Last week was relatively quiet in Ethereum land; the World Bank sold $33.8 million in another round of its private Ethereum blockchain bonds (not public chain activity but interesting nonetheless) and Mark Carney (Bank of England Governor) discussed the major advantages of a world reserve currency at an annual gathering of central bankers in Wyoming – drawing many parallels to that proposed by Facebook’s Libra cryptocurrency.
The bitcoin blockchain is a public ledger that records bitcoin transactions.[79] It is implemented as a chain of blocks, each block containing a hash of the previous block up to the genesis block[d] of the chain. A network of communicating nodes running bitcoin software maintains the blockchain.[36]:215–219 Transactions of the form payer X sends Y bitcoins to payee Z are broadcast to this network using readily available software applications.
Physical wallets store the credentials necessary to spend bitcoins offline and can be as simple as a paper printout of the private key:[7]:ch. 10 a paper wallet. A paper wallet is created with a keypair generated on a computer with no internet connection; the private key is written or printed onto the paper[h] and then erased from the computer. The paper wallet can then be stored in a safe physical location for later retrieval. Bitcoins stored using a paper wallet are said to be in cold storage.[104]:39 In a 2014 interview, QuadrigaCX founder Gerald Cotten explained that the company stored customer funds on paper wallets in safe deposit boxes: "So we just send money to them, we don’t need to go back to the bank every time we want to put money into it. We just send money from our Bitcoin app directly to those paper wallets, and keep it safe that way."[105]
In 1983, the American cryptographer David Chaum conceived an anonymous cryptographic electronic money called ecash.[7][8] Later, in 1995, he implemented it through Digicash,[9] an early form of cryptographic electronic payments which required user software in order to withdraw notes from a bank and designate specific encrypted keys before it can be sent to a recipient. This allowed the digital currency to be untraceable by the issuing bank, the government, or any third party.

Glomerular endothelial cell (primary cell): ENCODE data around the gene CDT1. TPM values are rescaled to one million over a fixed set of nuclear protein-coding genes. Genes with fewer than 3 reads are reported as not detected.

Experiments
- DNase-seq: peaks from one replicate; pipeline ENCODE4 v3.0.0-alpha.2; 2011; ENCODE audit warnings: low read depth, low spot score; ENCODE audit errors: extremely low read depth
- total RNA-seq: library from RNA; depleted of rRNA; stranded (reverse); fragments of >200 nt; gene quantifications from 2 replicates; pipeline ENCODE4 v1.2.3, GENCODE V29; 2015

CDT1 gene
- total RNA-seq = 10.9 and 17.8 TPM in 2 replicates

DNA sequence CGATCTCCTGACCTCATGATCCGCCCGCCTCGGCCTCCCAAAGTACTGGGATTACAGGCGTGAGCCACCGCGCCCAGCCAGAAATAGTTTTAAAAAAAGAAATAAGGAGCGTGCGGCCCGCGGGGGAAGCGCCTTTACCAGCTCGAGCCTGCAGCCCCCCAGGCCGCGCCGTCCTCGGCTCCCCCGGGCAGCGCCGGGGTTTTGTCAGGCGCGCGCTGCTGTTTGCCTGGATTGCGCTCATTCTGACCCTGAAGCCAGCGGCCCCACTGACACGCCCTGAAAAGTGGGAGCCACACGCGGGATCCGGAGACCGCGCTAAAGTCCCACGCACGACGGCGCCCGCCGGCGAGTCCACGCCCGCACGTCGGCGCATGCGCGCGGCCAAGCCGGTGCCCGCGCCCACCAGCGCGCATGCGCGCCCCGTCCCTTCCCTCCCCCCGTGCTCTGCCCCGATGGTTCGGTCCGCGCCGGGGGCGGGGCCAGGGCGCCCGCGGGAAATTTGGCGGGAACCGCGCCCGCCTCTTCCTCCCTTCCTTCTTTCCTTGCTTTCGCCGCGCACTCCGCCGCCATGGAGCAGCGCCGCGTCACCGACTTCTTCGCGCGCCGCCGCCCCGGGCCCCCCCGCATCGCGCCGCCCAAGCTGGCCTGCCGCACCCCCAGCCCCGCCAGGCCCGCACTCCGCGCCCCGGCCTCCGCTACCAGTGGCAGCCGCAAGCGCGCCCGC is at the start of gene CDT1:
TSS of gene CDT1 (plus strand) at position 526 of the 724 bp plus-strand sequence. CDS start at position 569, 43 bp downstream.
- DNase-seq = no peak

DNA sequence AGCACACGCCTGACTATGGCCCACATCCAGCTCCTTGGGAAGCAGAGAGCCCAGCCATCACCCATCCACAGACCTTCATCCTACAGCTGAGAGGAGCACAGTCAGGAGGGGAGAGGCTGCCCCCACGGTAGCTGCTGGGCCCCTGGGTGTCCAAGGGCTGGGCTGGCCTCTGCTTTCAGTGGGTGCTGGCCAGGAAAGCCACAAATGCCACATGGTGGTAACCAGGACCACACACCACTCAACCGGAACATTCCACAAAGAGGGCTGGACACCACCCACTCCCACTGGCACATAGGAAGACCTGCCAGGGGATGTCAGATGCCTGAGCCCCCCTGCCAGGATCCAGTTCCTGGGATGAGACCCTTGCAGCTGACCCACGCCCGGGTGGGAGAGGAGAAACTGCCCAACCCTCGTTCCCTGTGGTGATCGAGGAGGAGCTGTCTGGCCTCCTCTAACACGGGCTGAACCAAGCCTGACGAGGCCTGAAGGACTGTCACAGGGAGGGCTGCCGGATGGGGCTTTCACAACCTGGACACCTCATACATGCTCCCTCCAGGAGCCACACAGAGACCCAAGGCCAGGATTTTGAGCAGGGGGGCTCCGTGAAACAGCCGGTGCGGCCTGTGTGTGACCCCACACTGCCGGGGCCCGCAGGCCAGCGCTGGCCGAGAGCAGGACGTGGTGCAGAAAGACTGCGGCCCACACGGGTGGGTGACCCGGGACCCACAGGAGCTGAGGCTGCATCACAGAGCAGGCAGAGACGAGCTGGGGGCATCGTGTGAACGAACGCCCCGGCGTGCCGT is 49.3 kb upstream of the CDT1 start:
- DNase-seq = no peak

Then, in early 2009, an anonymous programmer or a group of programmers under an alias Satoshi Nakamoto introduced Bitcoin. Satoshi described it as a ‘peer-to-peer electronic cash system.’ It is completely decentralized, meaning there are no servers involved and no central controlling authority. The concept closely resembles peer-to-peer networks for file sharing.
As a cryptocurrency attracts more interest, mining becomes harder and the amount of coins received as a reward decreases. For example, when Bitcoin was first created, the reward for successful mining was 50 BTC. Now, the reward stands at 12.5 Bitcoins. This happened because the Bitcoin network is designed so that there can only be a total of 21 mln coins in circulation.
Every transaction is a file that consists of the sender’s and recipient’s public keys (wallet addresses) and the amount of coins transferred. The transaction also needs to be signed off by the sender with their private key. All of this is just basic cryptography. Eventually, the transaction is broadcasted in the network, but it needs to be confirmed first.
Here’s why. Ethereum is based on blockchain technology where all transactions are meant to be irreversible and unchangeable. By executing a hard fork and rewriting the rules by which the blockchain executes, Ethereum set a dangerous precedent that goes against the very essence of blockchain. If the blockchain is changed every time a large enough amount of money is involved, or enough people get negatively impacted, the blockchain will lose its main value proposition – secure, anonymous, tamper proof & unchangeable.
The first cryptocurrency to capture the public imagination was Bitcoin, which was launched in 2009 by an individual or group known under the pseudonym, Satoshi Nakamoto. As of February 2019, there were over 17.53 million bitcoins in circulation with a total market value of around $63 billion (although the market price of bitcoin can fluctuate quite a bit). Bitcoin's success has spawned a number of competing cryptocurrencies, known as "altcoins" such as Litecoin, Namecoin and Peercoin, as well as Ethereum, EOS, and Cardano. Today, there are literally thousands of cryptocurrencies in existence, with an aggregate market value of over $120 billion (Bitcoin currently represents more than 50% of the total value).